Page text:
- Poor feeding: Babies with NAS may not be consuming enough breast milk to maintain healthy weight gain. Constant, uncoordinated, or excessive sucking might also be a sign indicating NAS.
- The baby might suffer from vomiting and diarrhea.
- Dehydration can occur, resulting from poor feeding, diarrhea, and vomiting.
Gastrointestinal dysfunction symptoms are not as easy to use for diagnosing NAS, especially in the first few days post birth. Some babies may just be learning to eat or not need large volumes of milk during the first few days after birth.
The third category of the cluster of symptoms that babies with NAS show are autonomic nervous system symptoms, including:
- Nasal stuffiness is a symptom where the baby may have congestion.
- Increased sweating, especially when the baby is more irritable, is another sign of NAS.
- Fever may be another sign of NAS in newborns, but it is important to rule out infection before associating it with NAS alone.
- Irregular body temperature changes are also another sign that a baby might have NAS.
- Faster breathing, or tachypnea, is another symptom babies with NAS might show.
Babies with NAS might develop health conditions that require treatment in the hospital’s neonatal intensive care unit (NICU) after birth. Aside from withdrawal symptoms, newborns with NAS may be at a greater risk of developing several issues, including:
- Jaundice: This is when a baby’s skin and eyes have yellow coloration caused by the liver not being fully developed or an improperly functioning liver.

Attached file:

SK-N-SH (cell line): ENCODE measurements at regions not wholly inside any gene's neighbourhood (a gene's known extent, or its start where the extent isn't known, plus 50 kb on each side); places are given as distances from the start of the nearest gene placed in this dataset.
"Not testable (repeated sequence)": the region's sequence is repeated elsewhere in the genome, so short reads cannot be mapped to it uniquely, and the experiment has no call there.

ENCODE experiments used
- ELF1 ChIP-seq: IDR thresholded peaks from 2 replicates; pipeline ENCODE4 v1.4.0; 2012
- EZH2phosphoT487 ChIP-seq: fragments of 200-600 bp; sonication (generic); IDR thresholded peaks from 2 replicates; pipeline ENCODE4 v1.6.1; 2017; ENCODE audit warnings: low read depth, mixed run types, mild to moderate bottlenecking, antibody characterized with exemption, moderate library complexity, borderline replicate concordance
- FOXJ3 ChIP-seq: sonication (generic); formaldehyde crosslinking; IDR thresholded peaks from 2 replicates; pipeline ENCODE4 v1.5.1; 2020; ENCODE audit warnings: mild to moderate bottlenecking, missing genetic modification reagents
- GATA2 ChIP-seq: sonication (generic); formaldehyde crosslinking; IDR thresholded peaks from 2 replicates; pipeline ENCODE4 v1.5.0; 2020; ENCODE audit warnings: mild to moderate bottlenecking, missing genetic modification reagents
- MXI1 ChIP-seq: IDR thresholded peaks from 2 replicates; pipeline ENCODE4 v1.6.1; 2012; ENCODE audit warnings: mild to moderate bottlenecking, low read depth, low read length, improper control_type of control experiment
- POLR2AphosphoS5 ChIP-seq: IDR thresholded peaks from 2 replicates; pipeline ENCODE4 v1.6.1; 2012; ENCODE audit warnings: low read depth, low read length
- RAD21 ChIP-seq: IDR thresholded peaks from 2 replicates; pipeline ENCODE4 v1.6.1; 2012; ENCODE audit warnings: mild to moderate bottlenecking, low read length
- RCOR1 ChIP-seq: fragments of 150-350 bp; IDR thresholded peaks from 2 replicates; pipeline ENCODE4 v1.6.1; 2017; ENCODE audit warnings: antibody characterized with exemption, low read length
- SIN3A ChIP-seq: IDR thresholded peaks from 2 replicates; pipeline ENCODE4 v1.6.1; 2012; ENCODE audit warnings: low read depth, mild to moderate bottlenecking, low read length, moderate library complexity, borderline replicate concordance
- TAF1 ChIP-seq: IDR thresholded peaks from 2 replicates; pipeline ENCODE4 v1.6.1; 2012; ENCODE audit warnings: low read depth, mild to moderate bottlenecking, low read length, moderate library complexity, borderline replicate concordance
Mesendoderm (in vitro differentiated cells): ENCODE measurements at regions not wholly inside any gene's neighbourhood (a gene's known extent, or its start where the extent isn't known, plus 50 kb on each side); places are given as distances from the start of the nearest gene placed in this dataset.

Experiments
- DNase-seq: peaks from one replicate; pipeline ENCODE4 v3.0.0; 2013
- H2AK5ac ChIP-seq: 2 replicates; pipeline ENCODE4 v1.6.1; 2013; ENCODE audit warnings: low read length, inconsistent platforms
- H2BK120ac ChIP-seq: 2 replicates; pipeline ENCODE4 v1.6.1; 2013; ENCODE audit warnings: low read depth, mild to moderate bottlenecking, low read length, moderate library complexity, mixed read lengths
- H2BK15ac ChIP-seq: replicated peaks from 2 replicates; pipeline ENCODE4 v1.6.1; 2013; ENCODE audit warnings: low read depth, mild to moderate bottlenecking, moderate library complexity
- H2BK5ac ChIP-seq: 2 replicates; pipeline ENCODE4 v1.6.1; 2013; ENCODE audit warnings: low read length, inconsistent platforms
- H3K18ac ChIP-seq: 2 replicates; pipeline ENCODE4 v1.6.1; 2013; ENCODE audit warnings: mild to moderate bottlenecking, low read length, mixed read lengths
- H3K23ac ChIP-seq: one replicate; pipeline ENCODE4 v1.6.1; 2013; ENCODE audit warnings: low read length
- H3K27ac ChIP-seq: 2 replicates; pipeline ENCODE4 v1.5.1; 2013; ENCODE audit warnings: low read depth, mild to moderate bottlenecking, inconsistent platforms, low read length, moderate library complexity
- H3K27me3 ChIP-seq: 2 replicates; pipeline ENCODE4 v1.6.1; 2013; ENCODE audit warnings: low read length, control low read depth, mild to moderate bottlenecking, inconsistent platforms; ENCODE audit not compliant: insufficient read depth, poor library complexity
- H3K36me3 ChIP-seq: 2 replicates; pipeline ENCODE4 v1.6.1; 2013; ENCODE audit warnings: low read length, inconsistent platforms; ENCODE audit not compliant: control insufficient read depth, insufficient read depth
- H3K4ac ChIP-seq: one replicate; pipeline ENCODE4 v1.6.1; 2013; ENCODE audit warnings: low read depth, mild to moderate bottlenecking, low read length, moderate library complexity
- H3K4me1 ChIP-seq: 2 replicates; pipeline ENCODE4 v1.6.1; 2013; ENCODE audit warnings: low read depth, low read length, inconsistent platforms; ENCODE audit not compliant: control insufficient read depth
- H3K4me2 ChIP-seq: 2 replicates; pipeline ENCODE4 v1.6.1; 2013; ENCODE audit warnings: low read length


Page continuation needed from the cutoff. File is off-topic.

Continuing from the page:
- Low birth weight: Babies weighing less than 5lbs and 8oz.
- Sudden Infant Death Syndrome: SIDS is the inexplicable death of a baby younger than 12 months, typically occurring when a baby is asleep.
It is possible to help babies with NAS recover from the condition. Most babies with NAS can begin getting better in 5-30 days, provided the condition is diagnosed and treated on time. The treatment for babies with NAS can vary, depending on several factors. However, the treatment may include:
- Administering medicine to manage severe withdrawal symptoms. Once the withdrawal symptoms are under control, the baby may be given smaller doses of the medicine to help them wean off it.
- Babies with NAS, especially those unable to feed properly, may need to be provided fluids through IVs to prevent them from getting dehydrated.
- Babies with NAS may be given higher-calorie baby formula due to trouble with feeding or slow growth.
If you are a nurse who works closely with pregnant mothers and newborns, you must understand how to identify the signs of NAS. Timely diagnosis of NAS and delivering appropriate treatment can be critical in saving babies lives.
Pursuing nursing continuing education courses that help you identify the signs of Neonatal Abstinence Syndrome can help you better understand the signs in a timely manner and provide the necessary medical intervention to treat newborns with NAS. Online CEUs like the ones available at Fast CE For Less at https://fastceforless.com/ce-courses-for-nursing/ can be critical in helping you deliver the best care in such situations.